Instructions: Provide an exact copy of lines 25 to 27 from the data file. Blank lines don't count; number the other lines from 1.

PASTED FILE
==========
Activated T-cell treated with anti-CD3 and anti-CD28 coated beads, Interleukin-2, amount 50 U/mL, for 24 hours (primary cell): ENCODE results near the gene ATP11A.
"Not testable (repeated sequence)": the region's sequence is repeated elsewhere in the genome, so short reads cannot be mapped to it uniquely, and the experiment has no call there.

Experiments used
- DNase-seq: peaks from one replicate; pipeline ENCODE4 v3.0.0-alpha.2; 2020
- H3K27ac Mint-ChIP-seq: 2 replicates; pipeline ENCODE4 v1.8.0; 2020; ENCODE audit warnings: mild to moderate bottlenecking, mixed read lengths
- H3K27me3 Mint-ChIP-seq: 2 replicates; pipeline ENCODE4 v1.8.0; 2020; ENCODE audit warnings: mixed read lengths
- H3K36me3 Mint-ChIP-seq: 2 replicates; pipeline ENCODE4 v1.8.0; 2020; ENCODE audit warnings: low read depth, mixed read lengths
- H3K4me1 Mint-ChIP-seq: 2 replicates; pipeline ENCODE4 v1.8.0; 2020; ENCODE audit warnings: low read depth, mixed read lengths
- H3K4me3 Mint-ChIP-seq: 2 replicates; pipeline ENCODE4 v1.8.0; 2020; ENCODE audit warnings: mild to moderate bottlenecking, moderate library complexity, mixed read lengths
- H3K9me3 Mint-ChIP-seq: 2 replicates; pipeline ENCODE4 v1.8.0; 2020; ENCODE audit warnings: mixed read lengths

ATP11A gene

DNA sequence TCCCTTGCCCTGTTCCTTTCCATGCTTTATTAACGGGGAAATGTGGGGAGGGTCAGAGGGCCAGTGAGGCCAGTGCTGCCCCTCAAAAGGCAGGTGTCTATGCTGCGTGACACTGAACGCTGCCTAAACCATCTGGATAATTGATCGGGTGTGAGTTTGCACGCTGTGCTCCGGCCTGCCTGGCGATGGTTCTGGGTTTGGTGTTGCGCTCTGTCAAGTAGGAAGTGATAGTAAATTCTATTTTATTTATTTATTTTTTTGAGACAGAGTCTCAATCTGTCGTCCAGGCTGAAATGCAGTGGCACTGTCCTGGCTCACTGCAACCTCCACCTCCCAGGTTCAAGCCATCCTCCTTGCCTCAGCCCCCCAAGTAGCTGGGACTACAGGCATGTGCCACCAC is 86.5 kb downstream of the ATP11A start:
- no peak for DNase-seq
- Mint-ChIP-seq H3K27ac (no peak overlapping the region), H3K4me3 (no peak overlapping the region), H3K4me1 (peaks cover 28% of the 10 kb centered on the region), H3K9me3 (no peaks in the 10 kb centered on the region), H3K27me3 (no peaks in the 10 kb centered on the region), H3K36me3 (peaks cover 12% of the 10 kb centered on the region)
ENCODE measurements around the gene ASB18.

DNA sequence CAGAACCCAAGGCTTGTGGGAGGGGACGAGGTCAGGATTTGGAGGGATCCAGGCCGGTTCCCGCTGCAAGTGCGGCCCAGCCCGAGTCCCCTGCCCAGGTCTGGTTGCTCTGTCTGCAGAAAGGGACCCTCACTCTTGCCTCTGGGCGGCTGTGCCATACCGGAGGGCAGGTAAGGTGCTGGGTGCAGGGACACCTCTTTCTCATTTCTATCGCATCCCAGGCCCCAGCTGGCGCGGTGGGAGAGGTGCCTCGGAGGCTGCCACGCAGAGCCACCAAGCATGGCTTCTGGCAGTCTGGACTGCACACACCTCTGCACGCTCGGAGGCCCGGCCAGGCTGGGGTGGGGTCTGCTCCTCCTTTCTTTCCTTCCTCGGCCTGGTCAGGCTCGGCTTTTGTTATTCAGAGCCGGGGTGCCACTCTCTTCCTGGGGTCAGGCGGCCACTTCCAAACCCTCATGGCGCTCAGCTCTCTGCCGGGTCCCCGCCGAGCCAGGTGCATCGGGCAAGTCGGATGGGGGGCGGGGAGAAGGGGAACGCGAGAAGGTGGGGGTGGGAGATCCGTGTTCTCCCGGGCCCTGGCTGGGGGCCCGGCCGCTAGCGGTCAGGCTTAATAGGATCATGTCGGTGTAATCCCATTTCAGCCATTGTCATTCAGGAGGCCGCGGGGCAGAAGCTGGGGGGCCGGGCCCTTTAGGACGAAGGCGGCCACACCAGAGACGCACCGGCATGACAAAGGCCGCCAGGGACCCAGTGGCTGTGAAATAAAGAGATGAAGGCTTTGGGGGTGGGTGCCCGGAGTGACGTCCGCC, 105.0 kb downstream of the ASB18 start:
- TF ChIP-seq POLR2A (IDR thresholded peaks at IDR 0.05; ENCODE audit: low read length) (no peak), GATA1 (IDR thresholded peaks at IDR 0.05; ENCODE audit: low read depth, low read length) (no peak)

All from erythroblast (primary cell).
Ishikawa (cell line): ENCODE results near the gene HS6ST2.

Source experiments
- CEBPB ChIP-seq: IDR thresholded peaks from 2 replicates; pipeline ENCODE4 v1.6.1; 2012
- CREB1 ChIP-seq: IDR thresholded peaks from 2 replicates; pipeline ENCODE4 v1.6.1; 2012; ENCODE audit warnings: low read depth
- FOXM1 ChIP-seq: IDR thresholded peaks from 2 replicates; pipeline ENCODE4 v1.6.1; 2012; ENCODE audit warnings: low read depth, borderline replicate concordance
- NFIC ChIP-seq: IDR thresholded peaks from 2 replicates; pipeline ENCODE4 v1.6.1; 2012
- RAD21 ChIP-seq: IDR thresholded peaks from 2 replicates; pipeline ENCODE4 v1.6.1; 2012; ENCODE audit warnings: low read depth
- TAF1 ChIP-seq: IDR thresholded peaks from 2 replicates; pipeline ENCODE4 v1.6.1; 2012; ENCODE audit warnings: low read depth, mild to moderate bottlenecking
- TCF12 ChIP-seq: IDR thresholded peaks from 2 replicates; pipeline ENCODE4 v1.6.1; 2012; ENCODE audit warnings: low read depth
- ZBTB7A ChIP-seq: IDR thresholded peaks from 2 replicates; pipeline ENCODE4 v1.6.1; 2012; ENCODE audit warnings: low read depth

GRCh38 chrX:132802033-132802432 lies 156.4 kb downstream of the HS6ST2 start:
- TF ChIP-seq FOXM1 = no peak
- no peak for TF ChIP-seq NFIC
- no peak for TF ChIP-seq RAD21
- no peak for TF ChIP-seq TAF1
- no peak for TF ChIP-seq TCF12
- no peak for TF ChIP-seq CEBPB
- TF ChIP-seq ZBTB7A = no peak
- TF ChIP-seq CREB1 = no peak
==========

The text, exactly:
- RAD21 ChIP-seq: IDR thresholded peaks from 2 replicates; pipeline ENCODE4 v1.6.1; 2012; ENCODE audit warnings: low read depth
- TAF1 ChIP-seq: IDR thresholded peaks from 2 replicates; pipeline ENCODE4 v1.6.1; 2012; ENCODE audit warnings: low read depth, mild to moderate bottlenecking
- TCF12 ChIP-seq: IDR thresholded peaks from 2 replicates; pipeline ENCODE4 v1.6.1; 2012; ENCODE audit warnings: low read depth